Background: Neurogenesis is most active during pre-natal development, however, it persists throughout the human lifespan. The putative role of mitochondria in neurogenesis and angiogenesis is gaining importance. Since, ETB receptor mediated neurogenesis and angiogenesis has been identified, the role of these receptors with relevance to mitochondrial functions is of interest.
Methods: In addition to work from our laboratory, we undertook an extensive search of bibliographic databases for peer-reviewed research literature. Specific technical terms such as endothelin, mitochondria and neurogenesis were used to seek out and critically evaluate literature that was relevant.
Results: The ET family consists of three isopeptides (ET-1, ET-2 and ET-3) that produce biological actions by acting on two types of receptors (ETA and ETB). In the central nervous system (CNS) ETA receptors are potent constrictors of the cerebral vasculature and appear to contribute in the causation of cerebral ischemia. ETA receptor antagonists have been found to be effective in animal model of cerebral ischemia; however, clinical studies have shown no efficacy. Mitochondrial functions are critically important for several neural development processes such as neurogenesis, axonal and dendritic growth, and synaptic formation. ET appears to impair mitochondrial functions through activation of ETA receptors. On the other hand, blocking ETB receptors has been shown to trigger apoptotic processes by activating intrinsic mitochondrial pathway. Mitochondria are important for their role in molecular regulation of neurogenesis and angiogenesis. Stimulation of ETB receptors in the adult ischemic brain has been found to promote angiogenesis and neurogenesis mediated through vascular endothelial growth factor and nerve growth factor. It will be interesting to investigate the effect of ETB receptor stimulation on mitochondrial functions in the CNS following cerebral ischemia.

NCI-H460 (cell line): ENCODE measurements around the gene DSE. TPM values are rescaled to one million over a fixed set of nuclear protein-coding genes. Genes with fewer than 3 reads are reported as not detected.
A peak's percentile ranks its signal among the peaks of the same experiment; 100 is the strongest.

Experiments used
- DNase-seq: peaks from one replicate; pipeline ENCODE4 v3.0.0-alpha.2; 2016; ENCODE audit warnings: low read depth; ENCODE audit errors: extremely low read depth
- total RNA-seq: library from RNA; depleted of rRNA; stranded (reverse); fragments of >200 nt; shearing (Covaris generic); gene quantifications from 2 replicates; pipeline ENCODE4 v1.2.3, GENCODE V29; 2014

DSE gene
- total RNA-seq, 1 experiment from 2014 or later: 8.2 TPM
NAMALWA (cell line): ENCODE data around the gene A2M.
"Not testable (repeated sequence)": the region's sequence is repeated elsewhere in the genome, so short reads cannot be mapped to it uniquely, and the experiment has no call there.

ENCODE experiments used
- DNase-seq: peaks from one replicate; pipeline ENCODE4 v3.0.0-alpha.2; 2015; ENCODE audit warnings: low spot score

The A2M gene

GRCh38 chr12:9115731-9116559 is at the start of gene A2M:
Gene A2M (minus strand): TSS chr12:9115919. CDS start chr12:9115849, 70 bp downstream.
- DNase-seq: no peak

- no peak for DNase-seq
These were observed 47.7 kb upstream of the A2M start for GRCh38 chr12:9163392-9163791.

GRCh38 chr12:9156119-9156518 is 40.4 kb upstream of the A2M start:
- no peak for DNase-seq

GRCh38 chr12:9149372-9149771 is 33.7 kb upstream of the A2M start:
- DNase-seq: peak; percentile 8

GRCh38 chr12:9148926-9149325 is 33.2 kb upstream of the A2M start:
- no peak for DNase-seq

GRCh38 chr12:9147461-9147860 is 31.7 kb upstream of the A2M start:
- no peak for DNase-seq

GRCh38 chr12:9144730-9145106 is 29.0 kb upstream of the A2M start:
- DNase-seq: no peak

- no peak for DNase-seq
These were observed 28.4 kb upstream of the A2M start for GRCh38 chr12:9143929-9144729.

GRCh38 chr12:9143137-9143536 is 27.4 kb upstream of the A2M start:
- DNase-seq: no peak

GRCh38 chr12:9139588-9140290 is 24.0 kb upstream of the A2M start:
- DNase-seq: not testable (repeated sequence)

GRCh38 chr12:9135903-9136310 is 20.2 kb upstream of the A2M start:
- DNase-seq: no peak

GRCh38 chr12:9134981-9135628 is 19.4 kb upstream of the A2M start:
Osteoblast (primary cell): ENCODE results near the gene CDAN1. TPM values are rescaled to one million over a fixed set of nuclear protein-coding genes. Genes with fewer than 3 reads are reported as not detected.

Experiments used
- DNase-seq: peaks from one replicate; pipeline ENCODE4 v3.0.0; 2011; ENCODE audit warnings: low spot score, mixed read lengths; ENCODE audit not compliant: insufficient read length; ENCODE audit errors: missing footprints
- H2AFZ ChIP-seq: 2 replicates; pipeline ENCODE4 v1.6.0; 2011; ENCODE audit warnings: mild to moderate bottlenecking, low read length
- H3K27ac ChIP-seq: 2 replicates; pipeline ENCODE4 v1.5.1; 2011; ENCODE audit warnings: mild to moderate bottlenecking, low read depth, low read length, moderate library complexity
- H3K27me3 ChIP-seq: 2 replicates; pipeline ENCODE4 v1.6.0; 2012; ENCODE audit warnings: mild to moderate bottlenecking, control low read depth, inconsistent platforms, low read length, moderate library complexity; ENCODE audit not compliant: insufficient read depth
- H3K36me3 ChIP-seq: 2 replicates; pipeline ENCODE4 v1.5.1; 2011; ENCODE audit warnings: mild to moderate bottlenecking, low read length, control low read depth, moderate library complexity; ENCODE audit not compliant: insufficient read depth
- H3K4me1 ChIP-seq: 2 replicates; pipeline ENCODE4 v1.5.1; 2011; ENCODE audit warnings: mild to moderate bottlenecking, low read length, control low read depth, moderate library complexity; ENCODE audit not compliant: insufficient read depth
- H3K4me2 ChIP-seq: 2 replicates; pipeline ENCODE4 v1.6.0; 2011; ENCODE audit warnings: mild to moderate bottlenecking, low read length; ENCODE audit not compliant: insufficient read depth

Conclusion: The findings of this review implicate brain ETB receptors in angiogenesis and neurogenesis following cerebral ischemia, it is possible that the positive effect of stimulating ETB receptors in cerebral ischemia may be mediated through mitochondrial functions.